UPDATE Friday, Jan. 28, 2022, 3:25 p.m.—The U.S. Health Resources and Services Administration (HRSA) said this afternoon it is reviewing Pfizer’s policy and will evaluate next steps as needed.
Pfizer today became the 13th drug manufacturer to impose conditions on 340B sales of prescription drugs involving contract pharmacies. Its changes take effect March 1 and affect hospitals only.
Pfizer’s new policy applies to its blockbuster immunosuppressant Xeljanz ($1.7 billion in U.S. revenue in 2020) and 11 oral oncology products including its blockbuster Ibrance ($3.6 billion).
“Federal grantees may have multiple contract pharmacy relationships. No action is needed by federal grantees,” the company’s Jan. 28 letter to covered entities said.
Bristol Myers Squibb announced limitations on 340B contract pharmacy two weeks ago. AbbVie and Amgen announced conditions in December. Nine of the 13 manufacturers that have placed restraints on 340B contract pharmacy have targeted hospitals. A 10th manufacturer, United Therapeutics, sells mainly to hospitals.
Pfizer has not responded to a request for comment.
The New Policy’s Details
Pfizer’s changes apply to Xeljanz and these oral oncology products: Bosulif, Braftovi, Daurismo, Ibrance, Inlyta, Lorbrena, Mektovi, Sutent, Talzenna, Vizimpro, and Xalkori.
Pfizer said beginning in March it will “require 340B hospital covered entities to submit limited claims data for their contract pharmacy transactions. When 340B hospital covered entities choose to provide the limited claims data for these products, Pfizer will enable multiple contract pharmacy shipments to those locations for the applicable products.”
The company said its new policy will let it “more effectively detect duplicate discounts and diversion that would otherwise go undetected.” It also said the policy “also represents a continued distribution preference” for 340B entities. Non-340B customers, it said, already cannot place bill to / ship to orders for Xeljanz and the oral oncology medicines “to locations not under common ownership with the ordering customer.”
Pfizer said it is using 340B ESP as its agent for 340B contract pharmacy designations and claims data submissions.
The letter says that on or after March 1, Pfizer will stop honoring 340B hospital covered entity bill to / ship to orders and contract pharmacy transactions that do not fit within one of the following four broad situations:
- Grantee covered entities can keep using their registered contract pharmacies and receive bill to / ship to deliveries at the 340B ceiling price.
- Contract pharmacies that are wholly owned by a 340B hospital covered entity or have common ownership with a 340B hospital will remain eligible to receive shipments of Xeljanz or the 11 oral oncology products on a bill to / ship to basis at the 340B ceiling price. For oral oncology products, the specialty contract pharmacy must be part of Pfizer’s oncology distribution network. Pfizer notified 340B covered entities about the network’s establishment in 2017.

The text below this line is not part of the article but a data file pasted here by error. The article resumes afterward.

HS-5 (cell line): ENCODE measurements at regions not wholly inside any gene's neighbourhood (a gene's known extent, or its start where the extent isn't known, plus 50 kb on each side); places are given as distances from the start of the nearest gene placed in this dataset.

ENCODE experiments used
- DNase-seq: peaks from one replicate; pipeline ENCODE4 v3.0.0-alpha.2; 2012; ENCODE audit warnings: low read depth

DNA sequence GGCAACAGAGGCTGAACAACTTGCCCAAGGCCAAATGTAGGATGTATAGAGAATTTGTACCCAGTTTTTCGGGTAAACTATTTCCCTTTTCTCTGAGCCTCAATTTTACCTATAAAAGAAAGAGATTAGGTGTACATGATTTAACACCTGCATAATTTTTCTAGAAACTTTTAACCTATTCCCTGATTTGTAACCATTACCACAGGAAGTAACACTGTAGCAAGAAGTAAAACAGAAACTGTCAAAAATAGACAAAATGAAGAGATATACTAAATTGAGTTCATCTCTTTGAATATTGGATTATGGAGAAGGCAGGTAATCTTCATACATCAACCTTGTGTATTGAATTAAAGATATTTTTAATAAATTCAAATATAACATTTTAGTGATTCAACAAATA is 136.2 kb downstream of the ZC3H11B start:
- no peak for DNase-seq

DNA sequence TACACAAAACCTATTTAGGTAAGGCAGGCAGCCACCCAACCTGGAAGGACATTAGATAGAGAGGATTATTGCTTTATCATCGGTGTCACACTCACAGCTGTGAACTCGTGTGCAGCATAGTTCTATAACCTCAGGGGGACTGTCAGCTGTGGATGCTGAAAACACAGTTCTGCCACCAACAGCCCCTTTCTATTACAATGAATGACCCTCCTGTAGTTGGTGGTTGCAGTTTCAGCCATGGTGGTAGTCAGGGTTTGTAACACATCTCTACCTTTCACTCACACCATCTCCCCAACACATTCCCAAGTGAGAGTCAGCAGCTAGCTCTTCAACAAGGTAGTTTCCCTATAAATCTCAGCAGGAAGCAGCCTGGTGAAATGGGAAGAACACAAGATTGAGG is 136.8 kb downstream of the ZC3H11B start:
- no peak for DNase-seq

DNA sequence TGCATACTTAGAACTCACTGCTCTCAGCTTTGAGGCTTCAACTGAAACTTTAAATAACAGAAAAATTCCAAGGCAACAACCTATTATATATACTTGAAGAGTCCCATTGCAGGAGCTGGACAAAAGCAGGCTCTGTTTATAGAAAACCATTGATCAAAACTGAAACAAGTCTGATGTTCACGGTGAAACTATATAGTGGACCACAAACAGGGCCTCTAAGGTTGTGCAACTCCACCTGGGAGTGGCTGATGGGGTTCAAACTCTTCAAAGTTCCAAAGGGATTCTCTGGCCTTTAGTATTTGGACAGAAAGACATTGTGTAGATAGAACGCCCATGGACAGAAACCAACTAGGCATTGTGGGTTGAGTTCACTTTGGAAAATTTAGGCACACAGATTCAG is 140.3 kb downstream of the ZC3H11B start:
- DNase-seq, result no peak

- 340B hospital covered entities may engage in multiple contract pharmacy transactions,
when they choose to provide limited claims data to 340B ESP for product dispensed from their registered contract pharmacy on their behalf.
- A 340B hospital covered entity that declines to provide its contract pharmacy claims data and does not have an in-house pharmacy capable of dispensing 340B priced drugs to its patients can designate a contract pharmacy location using the 340B ESP platform. They can designate a single contract pharmacy location for Xeljanz and a single specialty contract pharmacy location for the 11 oral oncology products. The contract pharmacy for the oncology drugs must be part of Pfizer’s oncology distribution network.
Elsewhere in the letter, Pfizer said, “All 340B hospital covered entity hospitals approved for participation in Pfizer’s defined oncology distribution network [DON] remain eligible for 340B ceiling priced oncology products. Orders may be placed by covered entity hospitals with an approved Pfizer DON specialty pharmacy that is a wholly owned pharmacy co-located with the site of patient care.”
“Any 340B hospital covered entity that is not part of Pfizer’s defined oncology distribution
network may apply for participation in the DON,” the letter said. “It may also designate a single contract specialty pharmacy in Pfizer’s DON at one shipping address.”
“Strong Proponent” of 340B
Pfizer said in the letter that it “is a strong proponent of the 340B program.”
“We wholeheartedly support the goals for which the program was created,” it said. “As part of Pfizer’s commitment to uphold the integrity of the 340B program, Pfizer has been reviewing examples of, and evaluating the wider risk of, duplicate discounts and diversion that occur through contract pharmacy transactions. However, that process has been hampered by the lack of data transparency in contract pharmacy arrangements.”
Pfizer said its new policy will let it “uphold the integrity of the 340B program for all stakeholders.”